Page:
John Amos Net Worth

John Amos net worth: John Amos is an American actor and former football player who has a net worth of $3 million. John Amos is probably best known for his role on the CBS sitcom “Good Times” and for his Emmy-nominated performance in the 1977 miniseries “Roots.” Among his other television credits are “The West Wing,” “The Mary Tyler Moore Show,” and “The District.” Additionally, Amos has been on Broadway as well as in a variety of films, including “Coming to America” and “Die Hard 2.”

Early Life and Career Beginnings: 

John Amos was born in 1939 in Newark, New Jersey to auto mechanic John Amos Sr. and his wife Annabelle. Raised in East Orange, New Jersey, he attended East Orange High School, graduating in 1958. Subsequently, he attended Long Beach City College in California, before graduating from Colorado State University with a degree in sociology. While enrolled at the latter school, Amos played on the football team; afterward, he became a Golden Glove boxing champ.

In 1964, Amos signed as a free agent with the Denver Broncos, but was let go on the second day of training due to a pulled hamstring. He subsequently played with a number of different teams, including the United Football League’s Canton Bulldogs, the Continental Football League’s Norfolk Neptunes, and the Atlantic Football League’s Waterbury Orbits. In 1967, he signed as a free agent with the Kansas City Chiefs, and then returned to the Continental League to play with the Victoria Steelers.

“Good Times” and Acting Career: 

Amos attracted widespread recognition for his first major role on television, appearing as weatherman Gordy Howard on “The Mary Tyler Moore Show” from 1970 to 1973. However, his best-known role was as middle-class family patriarch James Evans Sr., a character introduced on the CBS sitcom “Maude.”

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Amos continued playing James Evans Sr. from 1974 to 1976 on the sitcom “Good Times.” He starred alongside Esther Rolle, who played his wife Florida Evans, as well as Jimmie Walker, Ralph Carter, and BernNadette Stanis, who played his three children. On the show, Amos sought to provide a positive image of an African-American family that was doing its best living in a poor neighborhood. However, he was increasingly dissatisfied with how the show’s comedy often undercut its premise. As a result, Amos clashed with the show’s writers, leading to his dismissal in 1976.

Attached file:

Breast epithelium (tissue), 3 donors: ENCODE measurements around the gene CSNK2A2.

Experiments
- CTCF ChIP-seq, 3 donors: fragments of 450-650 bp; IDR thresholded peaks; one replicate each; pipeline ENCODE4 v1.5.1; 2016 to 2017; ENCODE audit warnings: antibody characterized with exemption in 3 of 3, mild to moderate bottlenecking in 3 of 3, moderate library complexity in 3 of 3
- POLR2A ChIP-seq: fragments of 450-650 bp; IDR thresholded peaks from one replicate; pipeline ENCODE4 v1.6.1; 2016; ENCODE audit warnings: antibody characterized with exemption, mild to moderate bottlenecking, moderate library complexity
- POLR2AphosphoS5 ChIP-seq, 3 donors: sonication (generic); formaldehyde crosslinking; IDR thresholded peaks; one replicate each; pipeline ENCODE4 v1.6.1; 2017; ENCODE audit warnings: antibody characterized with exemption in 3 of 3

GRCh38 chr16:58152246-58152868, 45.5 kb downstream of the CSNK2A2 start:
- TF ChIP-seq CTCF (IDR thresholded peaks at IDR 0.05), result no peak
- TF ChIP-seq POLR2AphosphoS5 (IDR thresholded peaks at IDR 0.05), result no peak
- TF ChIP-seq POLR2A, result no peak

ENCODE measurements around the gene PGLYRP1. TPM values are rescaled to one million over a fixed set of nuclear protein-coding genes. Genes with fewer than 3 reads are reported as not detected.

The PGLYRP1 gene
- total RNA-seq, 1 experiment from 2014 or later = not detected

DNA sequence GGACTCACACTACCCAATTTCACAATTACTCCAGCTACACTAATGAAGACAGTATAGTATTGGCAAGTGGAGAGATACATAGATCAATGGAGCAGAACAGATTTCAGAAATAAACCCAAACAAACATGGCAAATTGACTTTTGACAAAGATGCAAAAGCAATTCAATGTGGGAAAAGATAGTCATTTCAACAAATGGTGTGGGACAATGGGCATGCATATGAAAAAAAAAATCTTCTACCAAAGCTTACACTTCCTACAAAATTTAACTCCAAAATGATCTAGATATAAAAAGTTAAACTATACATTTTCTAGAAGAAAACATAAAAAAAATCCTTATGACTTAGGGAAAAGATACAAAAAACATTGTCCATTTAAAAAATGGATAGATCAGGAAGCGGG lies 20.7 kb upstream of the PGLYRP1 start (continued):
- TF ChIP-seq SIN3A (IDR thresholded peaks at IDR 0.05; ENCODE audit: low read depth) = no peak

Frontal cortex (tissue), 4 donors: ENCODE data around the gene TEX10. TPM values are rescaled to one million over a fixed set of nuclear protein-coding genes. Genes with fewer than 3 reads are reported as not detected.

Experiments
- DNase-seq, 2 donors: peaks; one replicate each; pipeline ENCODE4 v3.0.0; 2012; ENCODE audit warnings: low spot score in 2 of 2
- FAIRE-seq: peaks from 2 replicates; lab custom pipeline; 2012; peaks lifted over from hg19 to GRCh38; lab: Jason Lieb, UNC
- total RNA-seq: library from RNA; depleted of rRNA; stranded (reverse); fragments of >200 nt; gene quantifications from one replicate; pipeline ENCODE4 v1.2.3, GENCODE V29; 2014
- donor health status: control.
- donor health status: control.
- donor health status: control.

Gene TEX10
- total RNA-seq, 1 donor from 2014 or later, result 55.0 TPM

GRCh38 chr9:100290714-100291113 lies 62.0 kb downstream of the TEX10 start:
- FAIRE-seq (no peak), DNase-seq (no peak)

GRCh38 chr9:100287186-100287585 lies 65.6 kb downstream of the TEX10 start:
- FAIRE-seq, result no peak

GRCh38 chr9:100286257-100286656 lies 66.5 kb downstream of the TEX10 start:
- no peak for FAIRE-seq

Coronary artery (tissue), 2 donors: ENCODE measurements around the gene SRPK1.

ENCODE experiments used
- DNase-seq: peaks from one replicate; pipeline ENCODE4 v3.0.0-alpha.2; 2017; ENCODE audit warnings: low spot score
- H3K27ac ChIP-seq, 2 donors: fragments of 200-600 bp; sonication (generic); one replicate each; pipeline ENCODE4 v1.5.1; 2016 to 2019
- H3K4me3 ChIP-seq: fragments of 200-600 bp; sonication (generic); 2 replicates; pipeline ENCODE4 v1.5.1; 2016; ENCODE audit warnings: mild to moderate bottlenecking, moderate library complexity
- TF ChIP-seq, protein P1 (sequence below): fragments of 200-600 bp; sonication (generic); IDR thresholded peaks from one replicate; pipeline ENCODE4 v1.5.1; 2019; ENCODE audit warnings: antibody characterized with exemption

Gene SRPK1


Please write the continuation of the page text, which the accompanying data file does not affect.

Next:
“Roots” and Further Television Work: 

Following “Good Times,” in 1977, Amos starred in the leading role of Kunta Kinte in the milestone television miniseries “Roots,” based on the eponymous book by Alex Haley. For his performance, he received an Emmy Award nomination. He starred in another miniseries in 1980, NBC’s “Alcatraz: The Whole Shocking Story.” Following this, Amos appeared in episodes of numerous shows, including “Here’s Boomer,” “Insight,” “The Love Boat,” “The A-Team,” “Trapper John, M.D.,” and “Hardcastle and McCormick.” From 1984 to 1985, he played a recurring role on the NBC crime drama “Hunter.” Subsequent credits included “One Life to Live,” “Murder, She Wrote,” “Stringray,” “The Cosby Show,” and “Gideon Oliver.”

In 1994, Amos starred on the short-lived sitcom “704 Hauser,” a modern-day spinoff of the sitcom “All in the Family.” Throughout the rest of the 90s, he appeared on “The Fresh Prince of Bel-Air,” “Touched by an Angel,” and “Martin,” and had a recurring role on the LL Cool J sitcom “In the House.” From 1999 to 2004, Amos appeared in 22 episodes of the political drama series “The West Wing,” playing the Chairman of the Joint Chiefs of Staff. Other major credits included the police procedural “The District,” the sitcom “All About the Andersons,” ABC’s romantic dramedy series “Men in Trees,” and the Netflix series “The Ranch.”

Film Career: 

On the big screen, Amos made his debut in 1971, first in an uncredited role in “Vanishing Point” and then as Biker in the blaxploitation film “Sweet Sweetback’s Baadasssss Song.” In 1973, he appeared in Disney’s “The World’s Greatest Athlete” alongside Tim Conway. Subsequently, he was in the action comedy “Let’s Do it Again” with Sidney Poitier and Bill Cosby. Later, in the 80s, Amos was in such films as “Touched by Love,” with Diane Lane; the fantasy film “The Beastmaster”; the horror adventure “Dances of the Dwarfs,” starring Peter Fonda; the sports drama “American Flyers”; the Eddie Murphy comedy “Coming to America”; and the prison drama “Lock Up,” costarring Sylvester Stallone and Donald Sutherland.

Amos started out the 90s in the anthology film “Two Evil Eyes” and the action sequel “Die Hard 2.” He later appeared in “Ricochet,” “Mac,” “Night Trap,” “For Better or Worse,” and “The Players Club.” In the 2000s, his credits included “All Over Again,” “My Baby’s Daddy,” “Countdown,” “Shadowboxing,” and “Dr. Dolittle 3.” Later on, he appeared in Tyler Perry’s “Madea’s Witness Protection,” the action film “Bad Asses on the Bayou,” the Adam Sandler crime drama “Uncut Gems,” and the comedy sequel “Coming 2 America.”

Theatrical Career: 

Beyond the screen, Amos has been involved in theater. He both produced and wrote “Halley’s Comet,” a one-man play that he performs internationally. Additionally, he was in August Wilson’s “Gem of the Ocean,” first on Broadway and then at Princeton, New Jersey’s McCarther Theatre.

Personal Life: 

In 1965, Amos married equestrian and artist Noel Mickelson; they had two children, Shannon and K.C., and divorced in 1975. In 1978, Amos wed actress Lillian Lehman, and in 1979, got divorced.

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A longtime resident of New Jersey’s Tewksbury Township, Amos is also a veteran of the 50th Armored Division of the New Jersey National Guard. Additionally, he is an Honorary Master Chief of the United States Coast Guard.

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